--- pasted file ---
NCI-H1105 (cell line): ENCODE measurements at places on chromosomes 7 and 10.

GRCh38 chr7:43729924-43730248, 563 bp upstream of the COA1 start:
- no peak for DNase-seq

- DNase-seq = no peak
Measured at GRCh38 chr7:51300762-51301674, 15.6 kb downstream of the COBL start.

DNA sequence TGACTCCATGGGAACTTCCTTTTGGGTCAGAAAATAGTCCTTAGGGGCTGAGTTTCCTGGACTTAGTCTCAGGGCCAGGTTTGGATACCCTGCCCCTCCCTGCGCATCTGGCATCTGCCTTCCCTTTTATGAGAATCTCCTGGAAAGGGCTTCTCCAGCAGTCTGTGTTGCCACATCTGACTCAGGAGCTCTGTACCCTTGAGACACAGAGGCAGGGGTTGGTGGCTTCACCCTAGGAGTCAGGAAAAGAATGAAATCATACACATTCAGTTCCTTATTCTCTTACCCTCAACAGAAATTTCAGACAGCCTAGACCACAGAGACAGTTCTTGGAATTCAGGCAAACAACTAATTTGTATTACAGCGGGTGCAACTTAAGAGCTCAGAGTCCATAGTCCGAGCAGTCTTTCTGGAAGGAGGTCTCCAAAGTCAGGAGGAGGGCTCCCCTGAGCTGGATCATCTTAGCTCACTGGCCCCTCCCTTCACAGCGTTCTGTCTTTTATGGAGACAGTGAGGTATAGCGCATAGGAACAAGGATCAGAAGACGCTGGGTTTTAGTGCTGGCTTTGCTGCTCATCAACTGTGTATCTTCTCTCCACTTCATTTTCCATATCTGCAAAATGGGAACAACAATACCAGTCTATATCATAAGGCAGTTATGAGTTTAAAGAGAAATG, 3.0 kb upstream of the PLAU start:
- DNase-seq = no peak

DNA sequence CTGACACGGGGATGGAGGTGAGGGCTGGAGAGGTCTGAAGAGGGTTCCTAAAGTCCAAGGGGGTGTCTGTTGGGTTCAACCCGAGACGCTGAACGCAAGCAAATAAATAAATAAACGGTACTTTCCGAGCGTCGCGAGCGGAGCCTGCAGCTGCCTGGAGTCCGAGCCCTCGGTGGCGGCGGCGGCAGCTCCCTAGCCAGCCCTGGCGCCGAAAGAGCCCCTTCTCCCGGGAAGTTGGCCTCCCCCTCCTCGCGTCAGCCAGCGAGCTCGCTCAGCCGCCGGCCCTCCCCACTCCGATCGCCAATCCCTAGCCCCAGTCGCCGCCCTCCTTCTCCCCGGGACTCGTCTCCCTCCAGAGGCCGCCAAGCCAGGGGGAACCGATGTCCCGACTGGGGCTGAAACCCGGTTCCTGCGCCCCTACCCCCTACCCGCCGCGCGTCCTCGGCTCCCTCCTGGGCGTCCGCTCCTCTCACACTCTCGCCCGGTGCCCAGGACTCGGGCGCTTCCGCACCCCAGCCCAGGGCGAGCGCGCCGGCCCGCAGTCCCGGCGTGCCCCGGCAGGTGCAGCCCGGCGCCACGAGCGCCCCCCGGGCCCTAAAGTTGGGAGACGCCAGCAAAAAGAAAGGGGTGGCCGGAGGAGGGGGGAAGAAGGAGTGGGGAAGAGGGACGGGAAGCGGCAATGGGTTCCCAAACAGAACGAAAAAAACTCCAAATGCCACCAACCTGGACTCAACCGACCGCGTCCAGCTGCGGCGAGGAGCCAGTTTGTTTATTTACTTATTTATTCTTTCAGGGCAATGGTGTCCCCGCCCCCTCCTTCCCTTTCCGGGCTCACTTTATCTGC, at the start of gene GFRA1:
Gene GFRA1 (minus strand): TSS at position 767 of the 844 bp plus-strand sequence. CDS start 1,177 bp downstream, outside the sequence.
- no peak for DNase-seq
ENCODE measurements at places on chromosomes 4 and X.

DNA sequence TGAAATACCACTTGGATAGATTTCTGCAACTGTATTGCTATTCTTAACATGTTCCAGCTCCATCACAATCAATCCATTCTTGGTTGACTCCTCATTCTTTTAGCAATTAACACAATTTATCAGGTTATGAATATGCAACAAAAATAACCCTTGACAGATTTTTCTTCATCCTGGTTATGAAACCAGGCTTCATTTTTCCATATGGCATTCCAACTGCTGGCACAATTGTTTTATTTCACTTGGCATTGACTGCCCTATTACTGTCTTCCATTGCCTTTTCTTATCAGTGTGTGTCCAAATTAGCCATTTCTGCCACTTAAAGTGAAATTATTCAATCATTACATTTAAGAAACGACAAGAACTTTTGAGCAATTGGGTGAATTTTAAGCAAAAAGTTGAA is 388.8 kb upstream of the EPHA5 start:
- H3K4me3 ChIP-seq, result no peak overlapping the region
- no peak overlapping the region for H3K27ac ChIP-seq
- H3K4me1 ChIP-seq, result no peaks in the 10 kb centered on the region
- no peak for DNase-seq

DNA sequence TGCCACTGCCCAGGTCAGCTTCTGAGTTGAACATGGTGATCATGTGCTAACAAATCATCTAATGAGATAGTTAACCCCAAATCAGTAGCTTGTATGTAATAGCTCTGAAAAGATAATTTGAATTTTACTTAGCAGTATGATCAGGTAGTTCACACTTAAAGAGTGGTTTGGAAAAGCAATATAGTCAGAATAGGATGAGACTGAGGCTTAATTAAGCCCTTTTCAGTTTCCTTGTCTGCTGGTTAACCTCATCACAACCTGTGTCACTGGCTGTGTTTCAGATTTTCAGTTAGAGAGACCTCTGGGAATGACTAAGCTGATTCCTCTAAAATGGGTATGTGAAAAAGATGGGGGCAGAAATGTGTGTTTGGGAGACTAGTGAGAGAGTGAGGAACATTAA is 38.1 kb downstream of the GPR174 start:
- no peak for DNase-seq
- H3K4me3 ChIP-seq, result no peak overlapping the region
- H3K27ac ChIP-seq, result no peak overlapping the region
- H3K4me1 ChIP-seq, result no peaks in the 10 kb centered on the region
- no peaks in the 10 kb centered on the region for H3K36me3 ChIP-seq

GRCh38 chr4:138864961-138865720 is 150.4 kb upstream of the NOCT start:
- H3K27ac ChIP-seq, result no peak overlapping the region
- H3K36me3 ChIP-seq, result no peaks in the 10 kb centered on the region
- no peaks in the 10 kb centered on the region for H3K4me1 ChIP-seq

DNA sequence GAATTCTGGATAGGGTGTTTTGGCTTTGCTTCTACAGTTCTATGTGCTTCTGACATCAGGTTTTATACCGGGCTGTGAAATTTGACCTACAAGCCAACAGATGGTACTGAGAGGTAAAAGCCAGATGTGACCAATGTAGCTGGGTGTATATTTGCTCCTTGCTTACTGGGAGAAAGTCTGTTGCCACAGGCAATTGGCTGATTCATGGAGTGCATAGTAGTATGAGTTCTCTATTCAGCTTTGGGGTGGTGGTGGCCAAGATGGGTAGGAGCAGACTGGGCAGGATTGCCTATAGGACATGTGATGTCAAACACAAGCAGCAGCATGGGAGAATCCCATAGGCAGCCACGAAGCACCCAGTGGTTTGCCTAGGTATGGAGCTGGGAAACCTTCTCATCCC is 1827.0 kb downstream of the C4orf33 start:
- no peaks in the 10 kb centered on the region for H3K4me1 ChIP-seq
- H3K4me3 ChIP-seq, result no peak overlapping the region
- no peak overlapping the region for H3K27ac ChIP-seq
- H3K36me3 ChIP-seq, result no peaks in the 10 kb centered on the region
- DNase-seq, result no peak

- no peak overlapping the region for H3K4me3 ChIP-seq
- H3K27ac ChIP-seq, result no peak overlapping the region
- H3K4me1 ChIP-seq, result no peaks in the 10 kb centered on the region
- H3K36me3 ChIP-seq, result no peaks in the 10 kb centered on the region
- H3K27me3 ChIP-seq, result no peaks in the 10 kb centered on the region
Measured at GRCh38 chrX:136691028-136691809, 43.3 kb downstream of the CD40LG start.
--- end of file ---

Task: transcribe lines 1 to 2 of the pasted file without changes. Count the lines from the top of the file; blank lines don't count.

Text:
NCI-H1105 (cell line): ENCODE measurements at places on chromosomes 7 and 10.

GRCh38 chr7:43729924-43730248, 563 bp upstream of the COA1 start: